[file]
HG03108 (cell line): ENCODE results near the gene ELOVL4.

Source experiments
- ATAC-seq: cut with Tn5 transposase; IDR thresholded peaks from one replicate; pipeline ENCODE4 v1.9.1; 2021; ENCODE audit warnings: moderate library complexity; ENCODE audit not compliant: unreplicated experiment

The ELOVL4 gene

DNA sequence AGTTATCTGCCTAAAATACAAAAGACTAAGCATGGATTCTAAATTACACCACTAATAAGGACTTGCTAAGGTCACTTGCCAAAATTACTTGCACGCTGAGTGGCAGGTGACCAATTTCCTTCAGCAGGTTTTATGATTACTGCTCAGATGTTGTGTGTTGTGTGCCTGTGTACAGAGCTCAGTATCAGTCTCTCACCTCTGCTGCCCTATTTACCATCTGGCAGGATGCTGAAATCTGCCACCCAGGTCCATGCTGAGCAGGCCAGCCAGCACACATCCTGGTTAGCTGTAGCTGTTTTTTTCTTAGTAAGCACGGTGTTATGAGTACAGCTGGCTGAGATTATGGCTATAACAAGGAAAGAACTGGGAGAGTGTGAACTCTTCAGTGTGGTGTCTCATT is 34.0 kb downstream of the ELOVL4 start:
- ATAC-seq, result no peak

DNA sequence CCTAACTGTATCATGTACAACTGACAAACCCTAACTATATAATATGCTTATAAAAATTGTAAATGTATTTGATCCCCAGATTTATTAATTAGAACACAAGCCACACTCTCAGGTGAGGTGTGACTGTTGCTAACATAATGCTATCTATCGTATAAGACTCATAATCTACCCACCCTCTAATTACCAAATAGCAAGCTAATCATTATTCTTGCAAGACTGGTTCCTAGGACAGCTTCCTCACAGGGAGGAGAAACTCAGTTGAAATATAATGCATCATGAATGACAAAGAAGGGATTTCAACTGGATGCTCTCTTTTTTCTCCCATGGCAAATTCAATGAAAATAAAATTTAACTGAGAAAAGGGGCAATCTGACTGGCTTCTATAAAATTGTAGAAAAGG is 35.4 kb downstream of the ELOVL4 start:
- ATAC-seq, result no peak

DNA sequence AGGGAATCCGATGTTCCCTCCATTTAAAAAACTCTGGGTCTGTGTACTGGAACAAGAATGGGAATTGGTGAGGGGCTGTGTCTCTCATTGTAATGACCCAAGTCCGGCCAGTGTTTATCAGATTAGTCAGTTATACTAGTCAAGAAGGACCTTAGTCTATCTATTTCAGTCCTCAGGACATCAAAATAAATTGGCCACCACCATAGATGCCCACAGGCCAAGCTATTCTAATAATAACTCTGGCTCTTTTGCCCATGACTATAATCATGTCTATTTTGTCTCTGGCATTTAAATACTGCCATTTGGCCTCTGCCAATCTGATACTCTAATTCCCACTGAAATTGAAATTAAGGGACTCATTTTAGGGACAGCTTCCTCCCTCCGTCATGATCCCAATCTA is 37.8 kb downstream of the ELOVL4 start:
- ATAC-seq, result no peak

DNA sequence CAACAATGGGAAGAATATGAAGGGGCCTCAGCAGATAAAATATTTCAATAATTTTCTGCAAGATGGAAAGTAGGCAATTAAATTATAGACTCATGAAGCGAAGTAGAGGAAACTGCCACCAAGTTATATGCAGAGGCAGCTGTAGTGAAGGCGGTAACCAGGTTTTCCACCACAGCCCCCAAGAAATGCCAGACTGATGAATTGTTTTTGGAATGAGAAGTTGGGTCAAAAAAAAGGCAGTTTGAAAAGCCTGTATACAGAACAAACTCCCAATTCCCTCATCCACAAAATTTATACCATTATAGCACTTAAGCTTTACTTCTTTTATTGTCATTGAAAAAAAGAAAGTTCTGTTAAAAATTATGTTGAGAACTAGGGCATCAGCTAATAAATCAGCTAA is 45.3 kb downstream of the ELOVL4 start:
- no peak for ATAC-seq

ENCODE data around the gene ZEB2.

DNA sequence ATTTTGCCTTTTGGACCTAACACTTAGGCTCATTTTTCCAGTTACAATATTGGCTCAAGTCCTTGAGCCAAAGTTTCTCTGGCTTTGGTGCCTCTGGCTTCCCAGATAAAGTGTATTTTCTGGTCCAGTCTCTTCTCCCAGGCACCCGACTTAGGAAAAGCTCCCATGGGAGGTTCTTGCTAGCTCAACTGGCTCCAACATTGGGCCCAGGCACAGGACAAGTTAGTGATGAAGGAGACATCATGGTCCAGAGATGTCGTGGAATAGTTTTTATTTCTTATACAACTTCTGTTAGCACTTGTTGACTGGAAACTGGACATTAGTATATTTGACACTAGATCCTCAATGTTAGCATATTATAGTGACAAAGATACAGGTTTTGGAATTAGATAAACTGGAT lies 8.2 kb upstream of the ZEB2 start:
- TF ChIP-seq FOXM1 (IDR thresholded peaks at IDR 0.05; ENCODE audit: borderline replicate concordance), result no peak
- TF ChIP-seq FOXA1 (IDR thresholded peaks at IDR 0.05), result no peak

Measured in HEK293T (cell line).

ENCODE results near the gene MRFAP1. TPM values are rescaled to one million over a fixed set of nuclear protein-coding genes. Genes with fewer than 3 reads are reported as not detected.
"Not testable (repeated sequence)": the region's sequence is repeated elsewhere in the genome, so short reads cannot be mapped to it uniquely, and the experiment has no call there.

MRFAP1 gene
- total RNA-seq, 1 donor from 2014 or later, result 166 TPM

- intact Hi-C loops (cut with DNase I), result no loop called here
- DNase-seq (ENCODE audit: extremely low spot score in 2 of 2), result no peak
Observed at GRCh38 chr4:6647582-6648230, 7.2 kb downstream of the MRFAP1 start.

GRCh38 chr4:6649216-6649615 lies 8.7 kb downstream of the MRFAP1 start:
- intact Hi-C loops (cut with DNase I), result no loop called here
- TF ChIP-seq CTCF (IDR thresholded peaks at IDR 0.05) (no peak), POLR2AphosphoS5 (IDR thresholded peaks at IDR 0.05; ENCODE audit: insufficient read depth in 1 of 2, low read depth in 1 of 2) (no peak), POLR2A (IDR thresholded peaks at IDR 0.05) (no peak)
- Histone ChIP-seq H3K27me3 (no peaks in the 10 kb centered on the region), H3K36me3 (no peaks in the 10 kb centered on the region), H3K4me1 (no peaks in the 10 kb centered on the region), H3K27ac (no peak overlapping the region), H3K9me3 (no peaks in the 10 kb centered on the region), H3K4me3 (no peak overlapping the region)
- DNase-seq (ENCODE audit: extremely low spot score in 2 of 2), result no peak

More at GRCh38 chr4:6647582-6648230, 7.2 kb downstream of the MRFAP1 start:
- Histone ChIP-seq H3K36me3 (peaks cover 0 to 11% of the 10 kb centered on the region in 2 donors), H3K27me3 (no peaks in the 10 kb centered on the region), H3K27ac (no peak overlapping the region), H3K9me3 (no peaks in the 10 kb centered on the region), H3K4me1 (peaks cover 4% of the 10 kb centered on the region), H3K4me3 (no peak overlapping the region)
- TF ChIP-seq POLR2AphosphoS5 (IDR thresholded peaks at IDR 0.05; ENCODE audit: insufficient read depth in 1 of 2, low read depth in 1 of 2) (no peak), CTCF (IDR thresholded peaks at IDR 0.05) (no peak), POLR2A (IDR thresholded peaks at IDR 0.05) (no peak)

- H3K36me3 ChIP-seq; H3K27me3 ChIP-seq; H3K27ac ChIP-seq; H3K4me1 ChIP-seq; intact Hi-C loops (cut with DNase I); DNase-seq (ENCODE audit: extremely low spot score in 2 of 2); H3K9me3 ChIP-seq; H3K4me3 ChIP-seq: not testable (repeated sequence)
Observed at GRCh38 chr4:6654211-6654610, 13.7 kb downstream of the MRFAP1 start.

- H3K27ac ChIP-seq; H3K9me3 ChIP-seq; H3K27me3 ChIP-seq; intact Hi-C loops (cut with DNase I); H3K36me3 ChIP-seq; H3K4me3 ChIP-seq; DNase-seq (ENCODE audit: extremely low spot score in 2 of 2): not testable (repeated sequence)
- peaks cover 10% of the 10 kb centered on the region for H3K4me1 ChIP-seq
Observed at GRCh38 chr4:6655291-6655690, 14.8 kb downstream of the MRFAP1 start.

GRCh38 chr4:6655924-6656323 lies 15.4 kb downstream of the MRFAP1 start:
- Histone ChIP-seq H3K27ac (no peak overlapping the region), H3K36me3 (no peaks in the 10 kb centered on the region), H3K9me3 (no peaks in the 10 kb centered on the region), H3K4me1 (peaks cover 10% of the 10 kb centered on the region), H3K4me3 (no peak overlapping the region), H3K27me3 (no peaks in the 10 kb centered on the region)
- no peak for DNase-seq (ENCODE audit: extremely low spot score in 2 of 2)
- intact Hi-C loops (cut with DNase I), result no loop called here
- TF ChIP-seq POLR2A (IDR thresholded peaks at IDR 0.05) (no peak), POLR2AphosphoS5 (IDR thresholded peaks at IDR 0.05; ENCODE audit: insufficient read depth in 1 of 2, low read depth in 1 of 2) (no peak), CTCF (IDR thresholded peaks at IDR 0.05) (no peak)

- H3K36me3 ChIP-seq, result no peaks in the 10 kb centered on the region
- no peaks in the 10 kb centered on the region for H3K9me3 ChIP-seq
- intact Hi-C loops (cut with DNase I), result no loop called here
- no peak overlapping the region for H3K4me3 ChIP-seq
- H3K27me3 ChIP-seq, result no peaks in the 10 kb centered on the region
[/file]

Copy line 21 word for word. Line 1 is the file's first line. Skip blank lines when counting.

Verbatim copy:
- total RNA-seq, 1 donor from 2014 or later, result 166 TPM